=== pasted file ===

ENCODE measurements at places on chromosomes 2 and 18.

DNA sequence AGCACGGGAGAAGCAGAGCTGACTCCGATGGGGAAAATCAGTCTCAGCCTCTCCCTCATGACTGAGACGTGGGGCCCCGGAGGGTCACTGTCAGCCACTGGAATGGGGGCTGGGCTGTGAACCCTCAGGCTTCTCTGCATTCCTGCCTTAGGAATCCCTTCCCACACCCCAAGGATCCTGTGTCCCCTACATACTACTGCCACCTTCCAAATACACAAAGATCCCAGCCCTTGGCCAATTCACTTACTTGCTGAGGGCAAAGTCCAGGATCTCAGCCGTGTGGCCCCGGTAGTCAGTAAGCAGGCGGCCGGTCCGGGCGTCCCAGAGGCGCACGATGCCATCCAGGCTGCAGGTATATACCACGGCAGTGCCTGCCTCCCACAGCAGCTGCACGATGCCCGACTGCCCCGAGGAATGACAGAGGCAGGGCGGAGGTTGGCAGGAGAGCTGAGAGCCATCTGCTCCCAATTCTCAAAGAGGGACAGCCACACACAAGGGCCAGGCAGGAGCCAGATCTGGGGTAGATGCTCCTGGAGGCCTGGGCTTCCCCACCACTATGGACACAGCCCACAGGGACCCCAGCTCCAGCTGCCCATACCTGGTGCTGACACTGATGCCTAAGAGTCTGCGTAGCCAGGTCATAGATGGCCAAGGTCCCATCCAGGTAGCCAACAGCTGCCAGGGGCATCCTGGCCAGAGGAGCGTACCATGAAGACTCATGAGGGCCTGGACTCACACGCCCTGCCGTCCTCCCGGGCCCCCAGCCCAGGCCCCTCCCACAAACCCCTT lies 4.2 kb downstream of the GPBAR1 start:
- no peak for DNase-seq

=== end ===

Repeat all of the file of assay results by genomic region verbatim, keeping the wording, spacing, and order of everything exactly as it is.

ENCODE measurements at places on chromosomes 2 and 18.

DNA sequence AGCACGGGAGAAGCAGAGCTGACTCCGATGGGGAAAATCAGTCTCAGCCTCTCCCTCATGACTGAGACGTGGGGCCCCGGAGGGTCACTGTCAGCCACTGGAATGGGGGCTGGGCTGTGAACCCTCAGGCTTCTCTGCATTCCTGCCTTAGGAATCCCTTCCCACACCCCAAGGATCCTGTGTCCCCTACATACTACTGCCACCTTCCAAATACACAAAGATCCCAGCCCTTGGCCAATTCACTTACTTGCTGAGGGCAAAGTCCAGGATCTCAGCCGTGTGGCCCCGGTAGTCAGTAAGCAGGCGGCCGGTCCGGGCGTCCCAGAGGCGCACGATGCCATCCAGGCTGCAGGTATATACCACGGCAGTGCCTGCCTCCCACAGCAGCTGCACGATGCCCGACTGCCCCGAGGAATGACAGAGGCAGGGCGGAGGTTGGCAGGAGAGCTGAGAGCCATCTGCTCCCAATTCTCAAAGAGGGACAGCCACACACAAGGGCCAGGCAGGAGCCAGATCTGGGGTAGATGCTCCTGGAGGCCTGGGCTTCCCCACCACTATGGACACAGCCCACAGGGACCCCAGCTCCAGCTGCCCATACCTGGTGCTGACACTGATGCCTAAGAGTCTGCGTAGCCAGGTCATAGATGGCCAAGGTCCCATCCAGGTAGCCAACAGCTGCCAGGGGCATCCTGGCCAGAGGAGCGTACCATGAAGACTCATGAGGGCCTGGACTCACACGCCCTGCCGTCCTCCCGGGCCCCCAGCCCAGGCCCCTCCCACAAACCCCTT lies 4.2 kb downstream of the GPBAR1 start:
- no peak for DNase-seq